During the spring and fall migration seasons, you may wonder why do some birds migrate while other birds like cardinals stay year round.
Why Do Birds Migrate?
Many birds are now making their way south to their wintering grounds. But, there are many other birds that choose not to migrate. Some birds like cardinals are content to stay in the north during the tough winter months. While this might seems strange, you have to consider why do birds migrate?
One of the first things to consider is that migration is mainly about the bird’s food source and not temperature. Many of these birds would be able to survive in cold temperatures if they were able to find food. Most birds that eat fruit or insects must move south in the winter in order to find enough food to survive. Many birds that eat seeds can find plenty of food over the winter months to survive.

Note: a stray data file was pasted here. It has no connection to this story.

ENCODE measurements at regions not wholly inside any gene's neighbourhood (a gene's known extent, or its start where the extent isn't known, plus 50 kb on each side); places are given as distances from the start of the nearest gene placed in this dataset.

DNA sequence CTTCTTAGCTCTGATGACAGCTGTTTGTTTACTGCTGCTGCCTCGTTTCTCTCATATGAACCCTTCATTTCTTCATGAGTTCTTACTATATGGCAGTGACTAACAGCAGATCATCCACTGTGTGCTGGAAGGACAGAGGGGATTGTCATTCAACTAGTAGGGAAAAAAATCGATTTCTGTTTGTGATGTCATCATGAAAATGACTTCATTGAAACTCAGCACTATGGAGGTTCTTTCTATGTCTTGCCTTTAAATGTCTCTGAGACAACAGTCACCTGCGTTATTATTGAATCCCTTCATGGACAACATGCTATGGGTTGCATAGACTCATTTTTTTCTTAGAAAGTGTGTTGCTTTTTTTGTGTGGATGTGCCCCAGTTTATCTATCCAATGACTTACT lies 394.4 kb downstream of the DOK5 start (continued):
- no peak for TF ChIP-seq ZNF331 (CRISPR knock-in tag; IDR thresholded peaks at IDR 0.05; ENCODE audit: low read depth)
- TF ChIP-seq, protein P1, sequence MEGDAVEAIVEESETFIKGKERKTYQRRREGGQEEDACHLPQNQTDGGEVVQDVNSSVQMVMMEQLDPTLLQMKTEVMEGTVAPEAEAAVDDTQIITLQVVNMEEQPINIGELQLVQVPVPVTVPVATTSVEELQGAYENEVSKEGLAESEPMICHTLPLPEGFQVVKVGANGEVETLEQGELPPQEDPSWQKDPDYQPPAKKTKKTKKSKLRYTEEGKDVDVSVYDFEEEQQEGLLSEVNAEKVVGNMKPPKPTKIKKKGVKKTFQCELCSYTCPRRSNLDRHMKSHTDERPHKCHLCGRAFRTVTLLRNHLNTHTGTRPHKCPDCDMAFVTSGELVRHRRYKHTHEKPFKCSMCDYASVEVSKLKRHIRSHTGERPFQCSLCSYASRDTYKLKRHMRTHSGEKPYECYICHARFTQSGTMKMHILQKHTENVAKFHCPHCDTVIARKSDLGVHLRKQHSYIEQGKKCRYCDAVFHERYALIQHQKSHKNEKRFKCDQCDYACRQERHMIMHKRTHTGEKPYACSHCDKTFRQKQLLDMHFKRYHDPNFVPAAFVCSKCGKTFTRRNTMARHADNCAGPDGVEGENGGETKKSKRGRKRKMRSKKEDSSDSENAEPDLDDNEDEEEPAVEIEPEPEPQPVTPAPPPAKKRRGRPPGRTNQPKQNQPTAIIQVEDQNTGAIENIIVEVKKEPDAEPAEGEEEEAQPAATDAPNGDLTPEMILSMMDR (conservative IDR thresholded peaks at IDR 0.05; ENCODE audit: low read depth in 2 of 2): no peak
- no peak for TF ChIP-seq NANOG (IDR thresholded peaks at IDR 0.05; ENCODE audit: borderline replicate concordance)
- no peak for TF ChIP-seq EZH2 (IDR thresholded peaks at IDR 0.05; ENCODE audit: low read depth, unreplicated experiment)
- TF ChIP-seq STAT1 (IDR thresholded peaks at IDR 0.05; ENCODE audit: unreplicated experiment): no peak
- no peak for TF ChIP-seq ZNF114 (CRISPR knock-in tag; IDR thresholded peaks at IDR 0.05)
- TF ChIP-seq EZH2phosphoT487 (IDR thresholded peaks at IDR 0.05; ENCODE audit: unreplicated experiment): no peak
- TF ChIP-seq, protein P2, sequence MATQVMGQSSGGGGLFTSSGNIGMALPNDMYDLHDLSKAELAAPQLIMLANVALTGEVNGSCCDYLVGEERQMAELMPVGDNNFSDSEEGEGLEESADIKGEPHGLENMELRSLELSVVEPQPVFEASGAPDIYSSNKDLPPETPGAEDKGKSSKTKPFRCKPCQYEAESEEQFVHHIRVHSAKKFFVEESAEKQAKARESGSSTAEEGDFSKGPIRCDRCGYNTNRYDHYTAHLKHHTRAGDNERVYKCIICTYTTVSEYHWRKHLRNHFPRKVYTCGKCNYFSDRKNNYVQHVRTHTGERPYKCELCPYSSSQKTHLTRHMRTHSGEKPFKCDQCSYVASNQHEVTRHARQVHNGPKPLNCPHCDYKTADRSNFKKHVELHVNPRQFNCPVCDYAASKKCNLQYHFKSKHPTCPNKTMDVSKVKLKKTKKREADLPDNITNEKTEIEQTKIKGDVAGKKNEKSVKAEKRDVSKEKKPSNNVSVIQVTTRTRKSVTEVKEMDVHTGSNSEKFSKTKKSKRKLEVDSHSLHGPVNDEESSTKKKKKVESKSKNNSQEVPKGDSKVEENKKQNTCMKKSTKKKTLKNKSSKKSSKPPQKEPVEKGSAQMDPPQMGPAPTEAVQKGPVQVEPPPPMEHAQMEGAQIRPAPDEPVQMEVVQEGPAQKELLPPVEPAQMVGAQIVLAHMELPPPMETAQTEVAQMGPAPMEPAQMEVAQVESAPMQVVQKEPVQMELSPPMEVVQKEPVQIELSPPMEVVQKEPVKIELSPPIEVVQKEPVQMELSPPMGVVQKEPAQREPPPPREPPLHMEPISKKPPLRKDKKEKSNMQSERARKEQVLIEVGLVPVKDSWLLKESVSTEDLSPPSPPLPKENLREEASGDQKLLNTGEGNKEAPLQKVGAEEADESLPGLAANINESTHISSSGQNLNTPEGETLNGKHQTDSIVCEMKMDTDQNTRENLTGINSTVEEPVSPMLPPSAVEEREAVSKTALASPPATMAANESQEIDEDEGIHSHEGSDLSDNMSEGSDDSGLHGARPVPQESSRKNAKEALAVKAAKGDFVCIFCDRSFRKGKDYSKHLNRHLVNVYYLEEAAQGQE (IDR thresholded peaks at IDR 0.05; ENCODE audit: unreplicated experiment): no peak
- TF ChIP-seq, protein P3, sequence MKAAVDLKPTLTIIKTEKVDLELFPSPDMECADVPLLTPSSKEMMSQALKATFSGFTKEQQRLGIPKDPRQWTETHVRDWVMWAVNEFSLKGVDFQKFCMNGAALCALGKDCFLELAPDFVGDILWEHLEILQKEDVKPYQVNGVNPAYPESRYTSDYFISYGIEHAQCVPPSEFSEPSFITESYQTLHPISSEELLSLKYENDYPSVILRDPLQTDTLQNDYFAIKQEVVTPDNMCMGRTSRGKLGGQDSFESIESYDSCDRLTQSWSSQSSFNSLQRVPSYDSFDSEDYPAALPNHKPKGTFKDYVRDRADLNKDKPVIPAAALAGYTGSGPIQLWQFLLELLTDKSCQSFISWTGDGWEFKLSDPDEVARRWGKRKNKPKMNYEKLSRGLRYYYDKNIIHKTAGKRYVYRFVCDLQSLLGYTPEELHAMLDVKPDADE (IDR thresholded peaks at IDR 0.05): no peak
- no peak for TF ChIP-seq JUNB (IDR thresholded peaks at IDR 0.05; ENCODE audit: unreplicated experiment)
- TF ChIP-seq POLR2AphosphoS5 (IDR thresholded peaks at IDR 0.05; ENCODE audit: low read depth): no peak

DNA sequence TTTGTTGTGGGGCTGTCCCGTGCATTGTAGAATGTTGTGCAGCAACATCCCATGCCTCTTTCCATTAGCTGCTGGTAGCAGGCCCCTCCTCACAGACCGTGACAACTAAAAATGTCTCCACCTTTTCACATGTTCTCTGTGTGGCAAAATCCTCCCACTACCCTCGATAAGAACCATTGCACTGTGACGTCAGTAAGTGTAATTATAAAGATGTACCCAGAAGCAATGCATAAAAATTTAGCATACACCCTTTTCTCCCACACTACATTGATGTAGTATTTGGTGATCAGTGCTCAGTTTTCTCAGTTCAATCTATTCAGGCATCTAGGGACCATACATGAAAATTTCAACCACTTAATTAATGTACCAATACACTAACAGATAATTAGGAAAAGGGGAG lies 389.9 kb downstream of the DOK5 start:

In order to find enough food, birds make different kinds of migrations. Some birds only migrate very short distances such as from a higher elevation to a lower elevation. Others travel a bit farther such as to the southern United States, while others make the long journey to Central and South America.
How do hummingbirds survive snow and cold weather?
Birding experts Kenn and Kimberly Kaufman explain this further. “Birds are tougher than they look. Many can survive our Ohio winter temperatures and stay put if they are able to find food. Songbirds that migrate south tend to feed mainly on insects, which are scarce commodities in typical Midwestern winters. The birds that keep us company are the ones that survive on seeds, like cardinals and sparrows, and others like chickadees and woodpeckers that hunt for insect eggs or hibernating insects in bark. Adaptable omnivores such as crows and gulls, which eat just about anything, also stick around.”
Some common backyard birds, like American goldfinches and yellow-rumped warblers, stick around parts of the U.S. all winter. They’re just more difficult to spot because they molt into more subdued tones for the cold months, only sporting dull patches of yellow.
Next, find out if robins migrate and return in the spring.